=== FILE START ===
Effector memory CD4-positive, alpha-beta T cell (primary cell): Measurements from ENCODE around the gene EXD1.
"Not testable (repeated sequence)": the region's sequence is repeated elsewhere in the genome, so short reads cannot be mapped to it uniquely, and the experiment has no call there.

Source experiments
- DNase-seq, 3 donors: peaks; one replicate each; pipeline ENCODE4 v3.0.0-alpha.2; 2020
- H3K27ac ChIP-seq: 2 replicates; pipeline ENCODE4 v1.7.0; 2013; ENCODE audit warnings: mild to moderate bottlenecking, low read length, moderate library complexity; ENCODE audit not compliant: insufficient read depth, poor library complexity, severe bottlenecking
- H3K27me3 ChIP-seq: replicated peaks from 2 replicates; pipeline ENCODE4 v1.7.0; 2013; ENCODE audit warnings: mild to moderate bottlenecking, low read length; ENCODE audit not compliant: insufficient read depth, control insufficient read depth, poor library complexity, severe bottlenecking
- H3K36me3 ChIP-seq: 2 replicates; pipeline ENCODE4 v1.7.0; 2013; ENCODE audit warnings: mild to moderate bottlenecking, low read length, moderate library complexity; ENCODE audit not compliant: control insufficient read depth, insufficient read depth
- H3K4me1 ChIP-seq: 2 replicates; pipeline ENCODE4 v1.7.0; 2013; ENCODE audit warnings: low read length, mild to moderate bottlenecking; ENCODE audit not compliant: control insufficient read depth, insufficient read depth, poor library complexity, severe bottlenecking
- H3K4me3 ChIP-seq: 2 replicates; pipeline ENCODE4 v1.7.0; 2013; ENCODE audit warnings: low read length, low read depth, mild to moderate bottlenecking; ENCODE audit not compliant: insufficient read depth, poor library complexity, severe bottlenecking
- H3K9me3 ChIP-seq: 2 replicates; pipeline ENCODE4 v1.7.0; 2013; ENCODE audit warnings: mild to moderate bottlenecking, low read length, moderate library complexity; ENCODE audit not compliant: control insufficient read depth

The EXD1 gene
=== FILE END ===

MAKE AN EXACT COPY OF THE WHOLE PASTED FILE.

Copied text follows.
Effector memory CD4-positive, alpha-beta T cell (primary cell): Measurements from ENCODE around the gene EXD1.
"Not testable (repeated sequence)": the region's sequence is repeated elsewhere in the genome, so short reads cannot be mapped to it uniquely, and the experiment has no call there.

Source experiments
- DNase-seq, 3 donors: peaks; one replicate each; pipeline ENCODE4 v3.0.0-alpha.2; 2020
- H3K27ac ChIP-seq: 2 replicates; pipeline ENCODE4 v1.7.0; 2013; ENCODE audit warnings: mild to moderate bottlenecking, low read length, moderate library complexity; ENCODE audit not compliant: insufficient read depth, poor library complexity, severe bottlenecking
- H3K27me3 ChIP-seq: replicated peaks from 2 replicates; pipeline ENCODE4 v1.7.0; 2013; ENCODE audit warnings: mild to moderate bottlenecking, low read length; ENCODE audit not compliant: insufficient read depth, control insufficient read depth, poor library complexity, severe bottlenecking
- H3K36me3 ChIP-seq: 2 replicates; pipeline ENCODE4 v1.7.0; 2013; ENCODE audit warnings: mild to moderate bottlenecking, low read length, moderate library complexity; ENCODE audit not compliant: control insufficient read depth, insufficient read depth
- H3K4me1 ChIP-seq: 2 replicates; pipeline ENCODE4 v1.7.0; 2013; ENCODE audit warnings: low read length, mild to moderate bottlenecking; ENCODE audit not compliant: control insufficient read depth, insufficient read depth, poor library complexity, severe bottlenecking
- H3K4me3 ChIP-seq: 2 replicates; pipeline ENCODE4 v1.7.0; 2013; ENCODE audit warnings: low read length, low read depth, mild to moderate bottlenecking; ENCODE audit not compliant: insufficient read depth, poor library complexity, severe bottlenecking
- H3K9me3 ChIP-seq: 2 replicates; pipeline ENCODE4 v1.7.0; 2013; ENCODE audit warnings: mild to moderate bottlenecking, low read length, moderate library complexity; ENCODE audit not compliant: control insufficient read depth

The EXD1 gene